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Prosecutor’s ‘CSI’ remarks don’t reverse molestation conviction

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A prosecutor’s comments to a prospective juror comparing the evidence needed for a conviction to that seen in a typical “CSI” television show weren’t fundamental error, a Court of Appeals panel ruled in affirming a man’s child-molestation conviction.

The panel affirmed conviction of two counts of Class A felony child molesting in Jason Deaton v. State of Indiana, 79A02-1303-CR-282.  Deaton appealed citing the “CSI” remarks and the prosecutor’s statement during closing that a victim’s testimony alone was sufficient for conviction.

Deaton pointed to a prosecutor’s questions during jury selection in which he asked how people perceived the popular crime procedural drama and the need for DNA or other evidence to support a conviction. Deaton said the questions were meant to reduce the state’s burden of proof.

Cited in the record are the prosecutor’s reference to the “CSI” shows and these remarks: “Does anyone -- would anyone need DNA evidence in a case like this? Would anyone need fingerprint evidence in a case like this? Is anyone going to hold me to a ‘CSI’ standard? Make me bring in all sorts of forensic evidence and fingerprints and DNA and do the light shows that they do on that show? Is anyone expecting that?”

Judge Melissa May wrote that because Denton had preserved neither prosecutorial misconduct claims for appeal, the alleged misconduct would have to rise to fundamental error, and it didn’t in either case. She noted the prosecutor in fact had correctly stated the law in closing.

“(T)his court and our Indiana Supreme Court have upheld child molesting convictions on the uncorroborated testimony of the victim on many occasions,” May wrote for the panel that included Judges Cale Bradford and James Kirsch, noting Deaton pointed to no caselaw stating otherwise.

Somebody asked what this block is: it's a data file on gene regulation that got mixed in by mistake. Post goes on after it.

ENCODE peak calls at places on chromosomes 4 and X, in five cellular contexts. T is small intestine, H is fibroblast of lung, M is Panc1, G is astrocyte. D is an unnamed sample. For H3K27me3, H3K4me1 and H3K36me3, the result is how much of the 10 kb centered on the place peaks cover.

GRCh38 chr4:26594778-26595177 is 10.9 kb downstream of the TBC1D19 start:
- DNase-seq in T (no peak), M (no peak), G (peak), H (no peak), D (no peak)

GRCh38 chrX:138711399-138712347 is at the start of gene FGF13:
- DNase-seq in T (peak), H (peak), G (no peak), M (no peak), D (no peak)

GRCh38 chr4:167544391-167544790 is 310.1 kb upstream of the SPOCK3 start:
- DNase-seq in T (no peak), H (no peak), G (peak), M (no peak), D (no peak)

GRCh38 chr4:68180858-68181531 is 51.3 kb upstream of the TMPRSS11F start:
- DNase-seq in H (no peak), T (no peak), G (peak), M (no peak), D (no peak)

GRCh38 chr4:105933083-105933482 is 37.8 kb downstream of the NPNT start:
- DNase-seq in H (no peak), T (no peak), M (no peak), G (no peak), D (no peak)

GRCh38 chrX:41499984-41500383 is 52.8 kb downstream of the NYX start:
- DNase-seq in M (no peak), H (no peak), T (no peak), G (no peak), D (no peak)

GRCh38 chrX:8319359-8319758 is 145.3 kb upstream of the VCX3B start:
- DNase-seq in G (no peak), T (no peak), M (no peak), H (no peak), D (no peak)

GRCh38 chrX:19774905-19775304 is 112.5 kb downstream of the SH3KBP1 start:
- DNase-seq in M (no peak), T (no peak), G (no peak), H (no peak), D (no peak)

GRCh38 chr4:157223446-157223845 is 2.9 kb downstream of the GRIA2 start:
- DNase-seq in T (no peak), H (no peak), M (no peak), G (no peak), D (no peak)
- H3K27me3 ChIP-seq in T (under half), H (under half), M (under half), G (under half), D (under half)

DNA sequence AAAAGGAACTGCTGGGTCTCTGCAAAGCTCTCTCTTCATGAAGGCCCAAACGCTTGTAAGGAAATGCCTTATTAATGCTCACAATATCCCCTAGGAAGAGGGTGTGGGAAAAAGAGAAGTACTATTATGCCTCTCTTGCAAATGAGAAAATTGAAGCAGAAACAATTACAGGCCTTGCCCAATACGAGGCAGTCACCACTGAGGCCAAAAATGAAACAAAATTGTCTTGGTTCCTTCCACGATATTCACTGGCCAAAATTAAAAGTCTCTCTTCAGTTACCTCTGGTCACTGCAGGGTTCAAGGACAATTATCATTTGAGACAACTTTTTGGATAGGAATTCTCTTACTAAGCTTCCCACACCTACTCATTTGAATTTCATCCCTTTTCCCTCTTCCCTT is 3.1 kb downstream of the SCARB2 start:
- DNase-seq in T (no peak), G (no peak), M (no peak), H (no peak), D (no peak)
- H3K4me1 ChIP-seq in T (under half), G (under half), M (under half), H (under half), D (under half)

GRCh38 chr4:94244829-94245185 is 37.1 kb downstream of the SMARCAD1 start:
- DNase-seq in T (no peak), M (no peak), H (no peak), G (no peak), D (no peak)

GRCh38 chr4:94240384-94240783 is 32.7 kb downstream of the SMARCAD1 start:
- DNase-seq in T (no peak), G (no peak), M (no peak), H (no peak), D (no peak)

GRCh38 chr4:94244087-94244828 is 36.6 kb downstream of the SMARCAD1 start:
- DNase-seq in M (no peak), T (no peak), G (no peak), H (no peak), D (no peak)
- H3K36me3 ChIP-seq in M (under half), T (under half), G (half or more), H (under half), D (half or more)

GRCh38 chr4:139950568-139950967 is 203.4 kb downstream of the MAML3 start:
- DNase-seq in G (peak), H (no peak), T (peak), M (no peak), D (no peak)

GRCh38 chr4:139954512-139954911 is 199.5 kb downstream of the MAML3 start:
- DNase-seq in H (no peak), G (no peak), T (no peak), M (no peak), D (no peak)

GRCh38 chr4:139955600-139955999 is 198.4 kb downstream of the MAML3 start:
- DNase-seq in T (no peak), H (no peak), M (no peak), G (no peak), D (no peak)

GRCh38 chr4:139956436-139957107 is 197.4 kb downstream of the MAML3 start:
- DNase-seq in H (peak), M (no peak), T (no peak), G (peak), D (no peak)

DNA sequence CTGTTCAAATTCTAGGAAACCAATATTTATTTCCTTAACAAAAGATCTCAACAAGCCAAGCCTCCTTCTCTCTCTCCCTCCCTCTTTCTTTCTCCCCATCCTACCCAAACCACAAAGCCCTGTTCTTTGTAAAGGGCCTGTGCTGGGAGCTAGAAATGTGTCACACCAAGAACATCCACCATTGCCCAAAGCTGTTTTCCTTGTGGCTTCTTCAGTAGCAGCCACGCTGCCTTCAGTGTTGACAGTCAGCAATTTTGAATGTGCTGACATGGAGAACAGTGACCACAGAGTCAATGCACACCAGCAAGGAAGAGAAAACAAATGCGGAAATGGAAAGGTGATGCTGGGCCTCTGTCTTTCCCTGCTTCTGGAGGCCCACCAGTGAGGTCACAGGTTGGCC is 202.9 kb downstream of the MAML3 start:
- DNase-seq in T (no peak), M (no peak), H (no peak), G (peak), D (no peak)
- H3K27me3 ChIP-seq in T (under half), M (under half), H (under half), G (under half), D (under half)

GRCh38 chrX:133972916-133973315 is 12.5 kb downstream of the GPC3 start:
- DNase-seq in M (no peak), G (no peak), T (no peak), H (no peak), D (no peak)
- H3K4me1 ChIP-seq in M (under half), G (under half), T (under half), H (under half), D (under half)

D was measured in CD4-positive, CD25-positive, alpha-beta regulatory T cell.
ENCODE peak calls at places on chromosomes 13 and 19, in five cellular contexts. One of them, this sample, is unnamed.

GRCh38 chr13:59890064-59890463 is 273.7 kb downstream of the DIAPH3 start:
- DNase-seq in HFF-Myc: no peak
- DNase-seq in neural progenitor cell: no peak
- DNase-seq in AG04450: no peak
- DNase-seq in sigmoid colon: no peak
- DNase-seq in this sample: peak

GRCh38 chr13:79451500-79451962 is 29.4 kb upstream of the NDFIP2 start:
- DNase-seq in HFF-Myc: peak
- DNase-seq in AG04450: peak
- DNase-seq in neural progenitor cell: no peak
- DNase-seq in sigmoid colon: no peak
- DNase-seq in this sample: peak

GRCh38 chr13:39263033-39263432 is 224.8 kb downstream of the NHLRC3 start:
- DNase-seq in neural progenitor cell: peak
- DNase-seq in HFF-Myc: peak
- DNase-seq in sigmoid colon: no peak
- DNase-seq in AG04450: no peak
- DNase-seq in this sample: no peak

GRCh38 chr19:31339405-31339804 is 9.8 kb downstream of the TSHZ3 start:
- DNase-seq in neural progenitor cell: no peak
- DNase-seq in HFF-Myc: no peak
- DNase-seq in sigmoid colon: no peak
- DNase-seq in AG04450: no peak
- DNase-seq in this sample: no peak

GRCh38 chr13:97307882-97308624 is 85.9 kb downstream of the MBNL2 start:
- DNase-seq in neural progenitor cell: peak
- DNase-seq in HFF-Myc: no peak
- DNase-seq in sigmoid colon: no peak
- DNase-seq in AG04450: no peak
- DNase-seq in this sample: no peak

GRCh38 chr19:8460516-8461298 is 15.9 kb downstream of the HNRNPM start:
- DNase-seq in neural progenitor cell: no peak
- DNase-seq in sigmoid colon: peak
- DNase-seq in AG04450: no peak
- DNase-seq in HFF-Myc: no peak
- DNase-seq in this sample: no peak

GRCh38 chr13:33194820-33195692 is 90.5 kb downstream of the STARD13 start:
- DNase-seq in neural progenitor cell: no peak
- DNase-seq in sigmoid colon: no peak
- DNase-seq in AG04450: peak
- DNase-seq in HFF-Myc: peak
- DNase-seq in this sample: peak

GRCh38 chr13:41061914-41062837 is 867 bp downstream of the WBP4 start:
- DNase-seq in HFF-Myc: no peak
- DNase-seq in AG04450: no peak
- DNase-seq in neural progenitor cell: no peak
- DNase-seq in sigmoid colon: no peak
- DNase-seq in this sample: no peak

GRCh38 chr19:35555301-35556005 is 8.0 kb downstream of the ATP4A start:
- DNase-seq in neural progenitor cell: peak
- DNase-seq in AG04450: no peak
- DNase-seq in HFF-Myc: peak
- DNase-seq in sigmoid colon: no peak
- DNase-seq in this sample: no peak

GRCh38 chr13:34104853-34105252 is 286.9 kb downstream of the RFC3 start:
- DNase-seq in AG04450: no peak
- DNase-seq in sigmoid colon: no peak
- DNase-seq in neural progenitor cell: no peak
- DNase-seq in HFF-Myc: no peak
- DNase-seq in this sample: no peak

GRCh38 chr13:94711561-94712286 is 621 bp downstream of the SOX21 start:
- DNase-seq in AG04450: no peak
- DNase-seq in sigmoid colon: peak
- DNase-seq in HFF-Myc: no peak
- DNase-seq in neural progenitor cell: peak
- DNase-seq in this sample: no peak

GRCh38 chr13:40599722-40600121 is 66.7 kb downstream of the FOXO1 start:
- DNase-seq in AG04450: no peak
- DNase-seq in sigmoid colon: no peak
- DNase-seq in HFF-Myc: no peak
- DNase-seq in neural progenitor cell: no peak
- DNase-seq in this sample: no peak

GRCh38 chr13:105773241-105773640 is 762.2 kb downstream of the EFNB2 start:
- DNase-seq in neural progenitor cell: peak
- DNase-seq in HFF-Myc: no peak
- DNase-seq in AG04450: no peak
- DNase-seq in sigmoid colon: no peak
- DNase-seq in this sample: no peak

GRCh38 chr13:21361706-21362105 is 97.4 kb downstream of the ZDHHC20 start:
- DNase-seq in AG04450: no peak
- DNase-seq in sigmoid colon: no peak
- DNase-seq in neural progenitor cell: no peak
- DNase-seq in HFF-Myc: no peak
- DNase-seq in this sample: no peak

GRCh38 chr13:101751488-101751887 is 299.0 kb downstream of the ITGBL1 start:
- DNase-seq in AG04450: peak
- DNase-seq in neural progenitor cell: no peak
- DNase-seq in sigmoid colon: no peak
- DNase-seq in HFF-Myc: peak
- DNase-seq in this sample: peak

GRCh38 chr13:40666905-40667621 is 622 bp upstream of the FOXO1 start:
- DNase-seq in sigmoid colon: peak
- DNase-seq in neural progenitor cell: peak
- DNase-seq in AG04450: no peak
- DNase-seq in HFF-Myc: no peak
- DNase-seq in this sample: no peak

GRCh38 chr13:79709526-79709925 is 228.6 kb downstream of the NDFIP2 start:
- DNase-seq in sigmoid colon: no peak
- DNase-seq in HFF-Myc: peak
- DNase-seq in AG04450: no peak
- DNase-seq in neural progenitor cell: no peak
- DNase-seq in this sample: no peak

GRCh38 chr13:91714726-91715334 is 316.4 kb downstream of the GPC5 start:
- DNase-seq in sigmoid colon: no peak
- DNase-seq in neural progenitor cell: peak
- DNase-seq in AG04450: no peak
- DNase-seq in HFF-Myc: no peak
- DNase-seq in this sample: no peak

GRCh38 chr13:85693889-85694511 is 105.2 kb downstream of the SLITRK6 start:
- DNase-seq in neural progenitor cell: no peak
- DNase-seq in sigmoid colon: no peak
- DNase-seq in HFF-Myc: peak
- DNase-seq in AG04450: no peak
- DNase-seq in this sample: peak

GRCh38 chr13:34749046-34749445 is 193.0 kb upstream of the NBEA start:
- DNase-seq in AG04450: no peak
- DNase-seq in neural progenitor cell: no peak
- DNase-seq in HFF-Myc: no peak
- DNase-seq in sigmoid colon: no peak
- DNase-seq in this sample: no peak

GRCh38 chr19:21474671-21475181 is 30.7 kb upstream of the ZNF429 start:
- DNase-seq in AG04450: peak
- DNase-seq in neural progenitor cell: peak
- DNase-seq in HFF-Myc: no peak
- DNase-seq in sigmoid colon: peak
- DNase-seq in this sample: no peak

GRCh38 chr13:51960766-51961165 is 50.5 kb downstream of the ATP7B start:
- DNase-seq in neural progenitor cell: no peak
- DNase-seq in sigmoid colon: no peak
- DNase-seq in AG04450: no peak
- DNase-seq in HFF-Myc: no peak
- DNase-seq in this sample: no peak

“Deaton has not demonstrated fundamental error in the State’s comments during voir dire regarding the ‘CSI effect’ and the State’s comments during closing arguments regarding the evidence presented,” May wrote. “Further, the State presented sufficient evidence to convict Deaton of two counts of Class A felony child molesting. Accordingly, we affirm.”   
 

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  1. Well, maybe it's because they are unelected, and, they have a tendency to strike down laws by elected officials from all over the country. When you have been taught that "Democracy" is something almost sacred, then, you will have a tendency to frown on such imperious conduct. Lawyers get acculturated in law school into thinking that this is the very essence of high minded government, but to people who are more heavily than King George ever did, they may not like it. Thanks for the information.

  2. I pd for a bankruptcy years ago with Mr Stiles and just this week received a garnishment from my pay! He never filed it even though he told me he would! Don't let this guy practice law ever again!!!

  3. Excellent initiative on the part of the AG. Thankfully someone takes action against predators taking advantage of people who have already been through the wringer. Well done!

  4. Conour will never turn these funds over to his defrauded clients. He tearfully told the court, and his daughters dutifully pledged in interviews, that his first priority is to repay every dime of the money he stole from his clients. Judge Young bought it, much to the chagrin of Conour’s victims. Why would Conour need the $2,262 anyway? Taxpayers are now supporting him, paying for his housing, utilities, food, healthcare, and clothing. If Conour puts the money anywhere but in the restitution fund, he’s proved, once again, what a con artist he continues to be and that he has never had any intention of repaying his clients. Judge Young will be proven wrong... again; Conour has no remorse and the Judge is one of the many conned.

  5. Pass Legislation to require guilty defendants to pay for the costs of lab work, etc as part of court costs...

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